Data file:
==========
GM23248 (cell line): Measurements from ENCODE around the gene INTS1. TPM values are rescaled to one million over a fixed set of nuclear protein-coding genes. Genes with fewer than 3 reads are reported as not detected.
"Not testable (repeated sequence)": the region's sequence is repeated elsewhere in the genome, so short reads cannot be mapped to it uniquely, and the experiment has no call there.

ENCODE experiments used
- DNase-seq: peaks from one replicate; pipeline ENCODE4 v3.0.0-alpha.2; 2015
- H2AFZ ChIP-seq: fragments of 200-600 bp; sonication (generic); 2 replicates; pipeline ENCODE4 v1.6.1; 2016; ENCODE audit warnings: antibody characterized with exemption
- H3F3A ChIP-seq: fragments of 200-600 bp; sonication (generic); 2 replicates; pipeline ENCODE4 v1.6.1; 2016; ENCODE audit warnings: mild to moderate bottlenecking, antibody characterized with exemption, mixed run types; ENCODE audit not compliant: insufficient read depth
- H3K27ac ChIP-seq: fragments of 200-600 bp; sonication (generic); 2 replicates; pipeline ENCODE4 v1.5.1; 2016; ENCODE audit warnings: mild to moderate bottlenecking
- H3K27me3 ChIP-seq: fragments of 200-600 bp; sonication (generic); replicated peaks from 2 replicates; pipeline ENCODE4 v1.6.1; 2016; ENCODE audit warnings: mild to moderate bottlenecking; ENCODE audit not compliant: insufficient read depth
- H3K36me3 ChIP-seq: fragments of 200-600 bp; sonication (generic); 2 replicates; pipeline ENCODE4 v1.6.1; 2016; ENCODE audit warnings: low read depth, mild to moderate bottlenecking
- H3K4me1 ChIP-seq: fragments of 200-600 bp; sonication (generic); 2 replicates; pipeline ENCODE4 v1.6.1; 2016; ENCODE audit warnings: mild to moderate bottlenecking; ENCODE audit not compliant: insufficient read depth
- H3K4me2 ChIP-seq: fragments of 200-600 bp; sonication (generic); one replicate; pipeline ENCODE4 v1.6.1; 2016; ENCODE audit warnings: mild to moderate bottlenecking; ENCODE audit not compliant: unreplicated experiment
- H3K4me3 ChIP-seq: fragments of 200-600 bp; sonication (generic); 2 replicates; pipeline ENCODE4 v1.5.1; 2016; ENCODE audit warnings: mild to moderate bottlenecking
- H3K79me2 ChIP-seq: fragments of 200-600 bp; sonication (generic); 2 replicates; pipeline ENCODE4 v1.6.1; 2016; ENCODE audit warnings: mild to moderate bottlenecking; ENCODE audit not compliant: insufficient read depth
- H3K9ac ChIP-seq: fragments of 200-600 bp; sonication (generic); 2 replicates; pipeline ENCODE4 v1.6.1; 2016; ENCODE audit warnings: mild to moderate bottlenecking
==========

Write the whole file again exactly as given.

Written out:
GM23248 (cell line): Measurements from ENCODE around the gene INTS1. TPM values are rescaled to one million over a fixed set of nuclear protein-coding genes. Genes with fewer than 3 reads are reported as not detected.
"Not testable (repeated sequence)": the region's sequence is repeated elsewhere in the genome, so short reads cannot be mapped to it uniquely, and the experiment has no call there.

ENCODE experiments used
- DNase-seq: peaks from one replicate; pipeline ENCODE4 v3.0.0-alpha.2; 2015
- H2AFZ ChIP-seq: fragments of 200-600 bp; sonication (generic); 2 replicates; pipeline ENCODE4 v1.6.1; 2016; ENCODE audit warnings: antibody characterized with exemption
- H3F3A ChIP-seq: fragments of 200-600 bp; sonication (generic); 2 replicates; pipeline ENCODE4 v1.6.1; 2016; ENCODE audit warnings: mild to moderate bottlenecking, antibody characterized with exemption, mixed run types; ENCODE audit not compliant: insufficient read depth
- H3K27ac ChIP-seq: fragments of 200-600 bp; sonication (generic); 2 replicates; pipeline ENCODE4 v1.5.1; 2016; ENCODE audit warnings: mild to moderate bottlenecking
- H3K27me3 ChIP-seq: fragments of 200-600 bp; sonication (generic); replicated peaks from 2 replicates; pipeline ENCODE4 v1.6.1; 2016; ENCODE audit warnings: mild to moderate bottlenecking; ENCODE audit not compliant: insufficient read depth
- H3K36me3 ChIP-seq: fragments of 200-600 bp; sonication (generic); 2 replicates; pipeline ENCODE4 v1.6.1; 2016; ENCODE audit warnings: low read depth, mild to moderate bottlenecking
- H3K4me1 ChIP-seq: fragments of 200-600 bp; sonication (generic); 2 replicates; pipeline ENCODE4 v1.6.1; 2016; ENCODE audit warnings: mild to moderate bottlenecking; ENCODE audit not compliant: insufficient read depth
- H3K4me2 ChIP-seq: fragments of 200-600 bp; sonication (generic); one replicate; pipeline ENCODE4 v1.6.1; 2016; ENCODE audit warnings: mild to moderate bottlenecking; ENCODE audit not compliant: unreplicated experiment
- H3K4me3 ChIP-seq: fragments of 200-600 bp; sonication (generic); 2 replicates; pipeline ENCODE4 v1.5.1; 2016; ENCODE audit warnings: mild to moderate bottlenecking
- H3K79me2 ChIP-seq: fragments of 200-600 bp; sonication (generic); 2 replicates; pipeline ENCODE4 v1.6.1; 2016; ENCODE audit warnings: mild to moderate bottlenecking; ENCODE audit not compliant: insufficient read depth
- H3K9ac ChIP-seq: fragments of 200-600 bp; sonication (generic); 2 replicates; pipeline ENCODE4 v1.6.1; 2016; ENCODE audit warnings: mild to moderate bottlenecking